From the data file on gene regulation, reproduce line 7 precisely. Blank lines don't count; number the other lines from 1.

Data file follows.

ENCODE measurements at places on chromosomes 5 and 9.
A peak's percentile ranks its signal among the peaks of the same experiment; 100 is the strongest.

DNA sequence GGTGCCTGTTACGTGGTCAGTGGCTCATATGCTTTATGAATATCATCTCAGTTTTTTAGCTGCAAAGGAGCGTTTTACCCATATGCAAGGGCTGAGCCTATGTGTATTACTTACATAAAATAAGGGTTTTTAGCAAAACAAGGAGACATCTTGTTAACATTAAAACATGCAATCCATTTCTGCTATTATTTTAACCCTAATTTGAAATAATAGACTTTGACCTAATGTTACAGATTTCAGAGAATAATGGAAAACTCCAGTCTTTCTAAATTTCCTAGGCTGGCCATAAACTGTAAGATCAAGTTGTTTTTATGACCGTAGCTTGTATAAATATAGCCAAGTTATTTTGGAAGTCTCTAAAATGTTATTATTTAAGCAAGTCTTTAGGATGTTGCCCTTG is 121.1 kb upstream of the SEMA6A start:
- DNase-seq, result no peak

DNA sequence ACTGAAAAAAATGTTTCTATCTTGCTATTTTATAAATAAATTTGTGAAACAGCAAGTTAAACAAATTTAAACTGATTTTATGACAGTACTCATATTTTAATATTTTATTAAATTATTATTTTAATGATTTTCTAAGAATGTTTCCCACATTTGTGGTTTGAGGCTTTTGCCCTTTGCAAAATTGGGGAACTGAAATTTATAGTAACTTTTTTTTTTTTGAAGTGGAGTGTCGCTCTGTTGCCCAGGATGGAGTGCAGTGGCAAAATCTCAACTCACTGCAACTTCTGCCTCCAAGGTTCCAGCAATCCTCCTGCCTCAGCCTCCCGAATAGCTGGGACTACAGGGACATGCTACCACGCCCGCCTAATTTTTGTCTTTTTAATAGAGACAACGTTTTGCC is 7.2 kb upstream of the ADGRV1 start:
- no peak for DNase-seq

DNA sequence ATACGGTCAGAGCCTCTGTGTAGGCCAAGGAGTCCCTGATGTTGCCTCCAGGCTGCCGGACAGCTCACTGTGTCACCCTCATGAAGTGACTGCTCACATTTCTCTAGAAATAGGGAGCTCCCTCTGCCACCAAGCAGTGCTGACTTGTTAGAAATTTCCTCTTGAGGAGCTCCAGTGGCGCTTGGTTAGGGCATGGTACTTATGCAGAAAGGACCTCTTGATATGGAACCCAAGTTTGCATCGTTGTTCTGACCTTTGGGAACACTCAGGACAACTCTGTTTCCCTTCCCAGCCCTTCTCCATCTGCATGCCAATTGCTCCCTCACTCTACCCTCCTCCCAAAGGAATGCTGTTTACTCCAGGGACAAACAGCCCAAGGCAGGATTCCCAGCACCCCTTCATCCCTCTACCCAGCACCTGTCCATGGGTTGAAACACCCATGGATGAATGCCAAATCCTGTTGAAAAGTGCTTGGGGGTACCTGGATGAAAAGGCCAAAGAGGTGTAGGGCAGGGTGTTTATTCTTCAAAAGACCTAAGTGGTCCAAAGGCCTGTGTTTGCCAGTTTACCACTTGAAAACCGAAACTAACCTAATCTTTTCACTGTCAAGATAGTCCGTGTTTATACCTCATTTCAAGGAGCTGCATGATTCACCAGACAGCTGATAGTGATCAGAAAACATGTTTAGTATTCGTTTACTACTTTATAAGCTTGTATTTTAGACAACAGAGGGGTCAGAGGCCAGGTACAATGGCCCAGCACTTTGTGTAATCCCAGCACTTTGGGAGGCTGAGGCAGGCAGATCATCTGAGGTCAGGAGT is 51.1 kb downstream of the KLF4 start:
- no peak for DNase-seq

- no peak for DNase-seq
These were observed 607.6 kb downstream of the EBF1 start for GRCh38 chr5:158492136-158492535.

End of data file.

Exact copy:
DNA sequence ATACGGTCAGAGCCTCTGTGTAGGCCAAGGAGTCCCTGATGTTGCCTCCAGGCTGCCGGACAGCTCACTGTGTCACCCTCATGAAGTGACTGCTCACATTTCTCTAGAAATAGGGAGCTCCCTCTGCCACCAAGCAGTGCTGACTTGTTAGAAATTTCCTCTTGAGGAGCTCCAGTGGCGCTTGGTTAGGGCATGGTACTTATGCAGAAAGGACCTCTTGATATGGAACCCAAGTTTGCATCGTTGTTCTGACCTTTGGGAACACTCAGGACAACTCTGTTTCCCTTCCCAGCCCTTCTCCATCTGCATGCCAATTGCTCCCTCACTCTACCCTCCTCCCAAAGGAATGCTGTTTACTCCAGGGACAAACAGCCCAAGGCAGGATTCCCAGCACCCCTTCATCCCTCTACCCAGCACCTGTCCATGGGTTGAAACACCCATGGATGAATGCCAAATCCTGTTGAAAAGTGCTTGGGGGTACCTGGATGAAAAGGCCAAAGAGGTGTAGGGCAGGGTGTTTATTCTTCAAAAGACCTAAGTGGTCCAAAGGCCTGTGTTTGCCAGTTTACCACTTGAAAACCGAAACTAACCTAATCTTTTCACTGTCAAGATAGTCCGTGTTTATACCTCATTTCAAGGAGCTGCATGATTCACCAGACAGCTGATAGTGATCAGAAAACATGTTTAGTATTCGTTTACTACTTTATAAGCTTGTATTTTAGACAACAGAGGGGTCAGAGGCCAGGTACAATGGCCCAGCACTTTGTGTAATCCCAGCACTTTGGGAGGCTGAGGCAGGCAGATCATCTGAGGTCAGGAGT is 51.1 kb downstream of the KLF4 start: